“In this splendid memoir, John Price—a warm, compassionate, humorous narrator—takes us through a journey of awakening to the natural world. Price is ever passionate, ever engaged with the larger meanings of existence arising from small encounters with his environment. This is the kind of book you’ll want to read slowly, savoring each chapter for its richness of thought, its depth of emotion.”—Mary Swander, author of Out of this World: A Journey of Healing
“Price’s memoir will resonate not only with those of us who have Midwestern roots but with anyone who relishes a walk in the woods or a witty turn of phrase. Savor this book, it’s a delight, and don’t miss the chapter called “Nuts.’”—Lisa Renstrom, former President, Sierra Club
“John T. Price’s memoir, Man Killed by Pheasant, startles. His profound reflections on the place of memory and the memory of place quietly explode before your eyes. The flat landscapes of the prairie spike into a range of flushed and feathered emotion. The writing flies. It hovers and glides and always returns to earth, always transformed and transforming.”—Michael Martone, author of Racing in Place
“Price uses a self-effacing voice to guide us through his early days as a youngster in Fort Dodge, surrounded by relatives who had emigrated there decades earlier from Sweden. Roaming alone through the woods sharpened his eye for nature’s beauty, and his generous description of Iowa’s woodlands, rivers and prairies, much of it now inexorably giving way to farmland and development, is a treat for the nature lover…Price knows how to find beauty in quiet moments, watching his 10-month-old son crawl through the grass alongside their oversized house cat, or savoring the stillness of an early-morning stroll following an overnight snowfall. A winsome, perceptive coming-of-age memoir.”—Kirkus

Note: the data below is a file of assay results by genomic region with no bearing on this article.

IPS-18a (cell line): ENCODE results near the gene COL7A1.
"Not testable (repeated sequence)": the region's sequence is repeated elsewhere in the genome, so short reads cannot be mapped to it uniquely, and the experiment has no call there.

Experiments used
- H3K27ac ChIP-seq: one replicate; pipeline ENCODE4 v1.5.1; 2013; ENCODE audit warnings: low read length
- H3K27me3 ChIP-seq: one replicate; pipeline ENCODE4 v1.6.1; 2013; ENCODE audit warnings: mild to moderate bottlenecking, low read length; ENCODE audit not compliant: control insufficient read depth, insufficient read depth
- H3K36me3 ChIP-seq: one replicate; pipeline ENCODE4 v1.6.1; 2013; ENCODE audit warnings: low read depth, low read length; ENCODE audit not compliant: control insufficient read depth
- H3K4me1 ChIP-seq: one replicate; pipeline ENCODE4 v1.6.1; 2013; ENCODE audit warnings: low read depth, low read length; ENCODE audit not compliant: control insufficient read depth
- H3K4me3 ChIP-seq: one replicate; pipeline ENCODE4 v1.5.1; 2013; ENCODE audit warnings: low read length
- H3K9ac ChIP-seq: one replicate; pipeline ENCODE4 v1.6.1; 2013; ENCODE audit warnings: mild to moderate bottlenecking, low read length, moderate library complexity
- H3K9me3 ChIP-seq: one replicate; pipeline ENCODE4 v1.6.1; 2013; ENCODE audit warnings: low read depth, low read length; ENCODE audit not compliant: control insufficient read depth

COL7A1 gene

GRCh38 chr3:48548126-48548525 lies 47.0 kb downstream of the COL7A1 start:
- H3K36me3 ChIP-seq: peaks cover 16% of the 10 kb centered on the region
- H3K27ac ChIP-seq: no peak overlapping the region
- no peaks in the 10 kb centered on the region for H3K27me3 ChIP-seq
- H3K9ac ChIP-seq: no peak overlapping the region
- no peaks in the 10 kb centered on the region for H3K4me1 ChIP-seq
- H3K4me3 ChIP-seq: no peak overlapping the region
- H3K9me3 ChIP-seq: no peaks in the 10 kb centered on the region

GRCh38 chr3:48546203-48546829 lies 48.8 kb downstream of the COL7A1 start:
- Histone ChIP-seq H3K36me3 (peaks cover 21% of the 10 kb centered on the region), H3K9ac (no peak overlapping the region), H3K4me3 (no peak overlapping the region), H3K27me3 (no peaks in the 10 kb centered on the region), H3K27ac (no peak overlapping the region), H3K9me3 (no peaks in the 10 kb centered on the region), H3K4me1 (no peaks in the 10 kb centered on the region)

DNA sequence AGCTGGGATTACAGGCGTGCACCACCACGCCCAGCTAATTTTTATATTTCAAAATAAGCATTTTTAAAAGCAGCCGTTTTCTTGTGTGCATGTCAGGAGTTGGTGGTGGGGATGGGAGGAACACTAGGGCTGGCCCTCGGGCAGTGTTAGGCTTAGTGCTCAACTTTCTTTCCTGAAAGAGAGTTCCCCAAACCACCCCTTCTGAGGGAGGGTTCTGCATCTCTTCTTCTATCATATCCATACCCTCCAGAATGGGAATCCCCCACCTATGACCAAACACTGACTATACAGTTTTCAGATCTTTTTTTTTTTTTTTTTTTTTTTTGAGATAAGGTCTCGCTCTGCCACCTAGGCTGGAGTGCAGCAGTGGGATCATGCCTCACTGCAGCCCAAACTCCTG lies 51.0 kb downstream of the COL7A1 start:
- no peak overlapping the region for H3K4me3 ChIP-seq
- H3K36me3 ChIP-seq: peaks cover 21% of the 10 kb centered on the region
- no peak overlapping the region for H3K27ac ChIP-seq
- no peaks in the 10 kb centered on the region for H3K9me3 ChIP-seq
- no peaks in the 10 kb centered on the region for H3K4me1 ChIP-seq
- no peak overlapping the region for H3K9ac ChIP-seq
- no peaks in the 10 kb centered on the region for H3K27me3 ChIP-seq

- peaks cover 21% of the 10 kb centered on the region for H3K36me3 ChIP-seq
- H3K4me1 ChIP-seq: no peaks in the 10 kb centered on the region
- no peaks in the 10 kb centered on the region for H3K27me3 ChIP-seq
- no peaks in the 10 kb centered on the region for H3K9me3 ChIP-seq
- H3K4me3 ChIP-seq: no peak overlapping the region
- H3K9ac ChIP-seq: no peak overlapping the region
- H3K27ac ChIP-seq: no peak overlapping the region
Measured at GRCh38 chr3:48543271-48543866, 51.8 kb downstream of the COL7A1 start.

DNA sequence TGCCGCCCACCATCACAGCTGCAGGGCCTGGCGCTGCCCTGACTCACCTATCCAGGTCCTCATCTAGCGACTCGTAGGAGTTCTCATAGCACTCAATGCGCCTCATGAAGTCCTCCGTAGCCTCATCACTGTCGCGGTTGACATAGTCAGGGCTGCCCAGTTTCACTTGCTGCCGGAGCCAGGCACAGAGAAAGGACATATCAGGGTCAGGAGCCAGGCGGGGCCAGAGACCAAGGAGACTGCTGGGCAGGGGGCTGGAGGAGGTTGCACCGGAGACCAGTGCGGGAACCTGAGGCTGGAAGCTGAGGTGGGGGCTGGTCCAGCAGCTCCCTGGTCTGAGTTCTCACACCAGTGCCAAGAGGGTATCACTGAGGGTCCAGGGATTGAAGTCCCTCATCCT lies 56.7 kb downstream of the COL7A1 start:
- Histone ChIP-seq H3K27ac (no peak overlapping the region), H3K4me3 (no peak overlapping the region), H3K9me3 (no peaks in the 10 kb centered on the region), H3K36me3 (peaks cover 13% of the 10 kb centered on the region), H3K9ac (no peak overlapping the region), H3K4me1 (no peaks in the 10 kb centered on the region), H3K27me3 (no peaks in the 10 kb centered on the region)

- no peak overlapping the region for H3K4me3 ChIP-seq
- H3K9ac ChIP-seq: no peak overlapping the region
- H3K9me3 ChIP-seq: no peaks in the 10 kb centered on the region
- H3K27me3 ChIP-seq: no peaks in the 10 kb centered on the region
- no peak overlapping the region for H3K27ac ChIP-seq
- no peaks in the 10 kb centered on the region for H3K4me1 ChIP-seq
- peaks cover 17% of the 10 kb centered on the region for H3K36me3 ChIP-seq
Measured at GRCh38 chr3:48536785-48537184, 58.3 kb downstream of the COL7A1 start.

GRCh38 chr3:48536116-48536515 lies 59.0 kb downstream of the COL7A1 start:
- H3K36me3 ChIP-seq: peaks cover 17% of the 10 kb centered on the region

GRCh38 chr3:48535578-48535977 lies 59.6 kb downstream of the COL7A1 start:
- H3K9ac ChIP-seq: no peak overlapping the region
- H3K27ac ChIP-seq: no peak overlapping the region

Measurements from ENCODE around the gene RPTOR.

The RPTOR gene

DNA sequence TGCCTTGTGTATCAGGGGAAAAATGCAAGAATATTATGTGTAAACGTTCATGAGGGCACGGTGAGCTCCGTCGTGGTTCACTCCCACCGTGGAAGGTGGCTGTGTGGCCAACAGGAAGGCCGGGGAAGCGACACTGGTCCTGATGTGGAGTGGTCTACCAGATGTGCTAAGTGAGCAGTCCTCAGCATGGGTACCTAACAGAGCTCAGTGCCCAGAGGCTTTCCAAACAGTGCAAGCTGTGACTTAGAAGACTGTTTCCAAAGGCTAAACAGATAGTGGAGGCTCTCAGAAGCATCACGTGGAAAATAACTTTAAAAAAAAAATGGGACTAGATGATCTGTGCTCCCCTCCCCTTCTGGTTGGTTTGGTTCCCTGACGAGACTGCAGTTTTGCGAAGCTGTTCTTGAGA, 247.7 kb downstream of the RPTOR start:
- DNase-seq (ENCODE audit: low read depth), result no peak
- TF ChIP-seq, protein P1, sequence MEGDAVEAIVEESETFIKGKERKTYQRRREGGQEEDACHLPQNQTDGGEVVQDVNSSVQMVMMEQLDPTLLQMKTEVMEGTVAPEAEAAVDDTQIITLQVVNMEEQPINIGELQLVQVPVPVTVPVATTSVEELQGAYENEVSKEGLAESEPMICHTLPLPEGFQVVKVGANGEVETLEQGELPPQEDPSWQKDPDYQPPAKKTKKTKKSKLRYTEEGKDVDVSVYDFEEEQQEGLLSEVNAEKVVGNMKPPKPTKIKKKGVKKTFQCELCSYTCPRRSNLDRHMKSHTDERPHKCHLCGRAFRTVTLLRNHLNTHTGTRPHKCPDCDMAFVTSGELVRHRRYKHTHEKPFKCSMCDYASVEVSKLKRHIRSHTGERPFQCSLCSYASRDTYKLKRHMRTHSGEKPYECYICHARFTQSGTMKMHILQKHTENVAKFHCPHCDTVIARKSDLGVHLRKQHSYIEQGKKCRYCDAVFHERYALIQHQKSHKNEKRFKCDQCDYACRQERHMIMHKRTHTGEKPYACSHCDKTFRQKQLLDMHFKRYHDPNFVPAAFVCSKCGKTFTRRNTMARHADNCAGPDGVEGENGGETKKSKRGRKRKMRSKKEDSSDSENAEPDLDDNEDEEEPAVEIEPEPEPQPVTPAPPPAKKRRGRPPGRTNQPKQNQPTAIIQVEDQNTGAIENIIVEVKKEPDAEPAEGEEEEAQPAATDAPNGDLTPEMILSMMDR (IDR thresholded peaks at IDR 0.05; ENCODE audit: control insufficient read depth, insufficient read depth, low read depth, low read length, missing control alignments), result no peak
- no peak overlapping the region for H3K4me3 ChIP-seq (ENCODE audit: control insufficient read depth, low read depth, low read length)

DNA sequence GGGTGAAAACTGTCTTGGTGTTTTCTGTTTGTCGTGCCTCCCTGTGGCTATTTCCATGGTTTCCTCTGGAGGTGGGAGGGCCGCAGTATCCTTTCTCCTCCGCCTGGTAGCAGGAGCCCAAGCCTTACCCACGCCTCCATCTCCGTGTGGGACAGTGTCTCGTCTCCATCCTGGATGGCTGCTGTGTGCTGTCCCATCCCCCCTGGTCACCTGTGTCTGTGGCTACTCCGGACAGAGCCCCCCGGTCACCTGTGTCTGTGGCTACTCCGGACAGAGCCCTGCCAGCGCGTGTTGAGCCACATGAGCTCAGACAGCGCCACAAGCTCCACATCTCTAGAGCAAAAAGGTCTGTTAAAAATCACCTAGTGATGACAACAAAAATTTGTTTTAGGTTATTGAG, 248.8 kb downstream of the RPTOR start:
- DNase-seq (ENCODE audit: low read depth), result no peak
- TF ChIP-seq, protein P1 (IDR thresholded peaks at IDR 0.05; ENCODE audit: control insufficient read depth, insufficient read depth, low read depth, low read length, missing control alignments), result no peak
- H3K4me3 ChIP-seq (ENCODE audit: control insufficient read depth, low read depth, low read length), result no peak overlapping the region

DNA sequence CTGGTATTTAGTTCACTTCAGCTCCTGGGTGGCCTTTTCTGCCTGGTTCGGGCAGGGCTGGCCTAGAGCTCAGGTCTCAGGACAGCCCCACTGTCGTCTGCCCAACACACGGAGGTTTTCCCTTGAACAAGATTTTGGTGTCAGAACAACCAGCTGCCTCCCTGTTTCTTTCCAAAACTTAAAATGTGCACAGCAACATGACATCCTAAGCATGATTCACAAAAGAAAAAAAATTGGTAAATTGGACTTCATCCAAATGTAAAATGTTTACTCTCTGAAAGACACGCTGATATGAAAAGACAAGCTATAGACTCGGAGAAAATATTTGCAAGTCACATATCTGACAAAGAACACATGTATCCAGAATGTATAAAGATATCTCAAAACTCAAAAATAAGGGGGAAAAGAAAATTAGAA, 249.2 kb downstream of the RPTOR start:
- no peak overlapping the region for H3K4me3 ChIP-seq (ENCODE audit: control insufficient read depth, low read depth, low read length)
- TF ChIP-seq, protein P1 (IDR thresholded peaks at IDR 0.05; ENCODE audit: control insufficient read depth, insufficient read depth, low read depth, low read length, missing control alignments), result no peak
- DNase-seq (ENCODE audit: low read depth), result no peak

“His work is marked by poignancy and sense of humor. Isotope considers Price the David Sedaris of nature writing and one of the most important younger nature writers.”— Isotope: A Journal of Literary Nature and Science Writing
...[John Price] softly reveals the humor and uncertainty of youth and parenthood; the clarity of his nature writing exhibits the strength he finds in the ancient patterns of migratory birds and the flexibility of the Missouri River. Beyond his elegantly styled memoir, Price achieves a rich biographical portrait of the rural Midwest--its cultural and natural terrain--creating a character from the profound flatness of the region with as much life as he finds in his grandparents and children. --Booklist, starred review
"Price has a gentle but perceptive eye...and he's disarmingly honest throughout. His dry sense of humor, put to fine use in the title chapter, is sparse but stinging...This book has a strong agrarian sensibility and a careful method of self-examination that recalls Indiana-based essayist Scott Russell Sanders; it should resonate well with regional readers, but may also catch a groundswell of Green-related interest in urban centers."--Publishers Weekly
"[A] lyrical new memoir."--The Des Moines Register
"A delightful read...Price adds touches of humor at just the right times in ways recalling the writing of David Sedaris. Price's portrayal of a young man dealing with the occasional hard truth of life is funny at times, moving at others, and always engaging...[I]t is a joy to learn about Price's life, his development as a writer, and his development as a person."--The Omaha World-Herald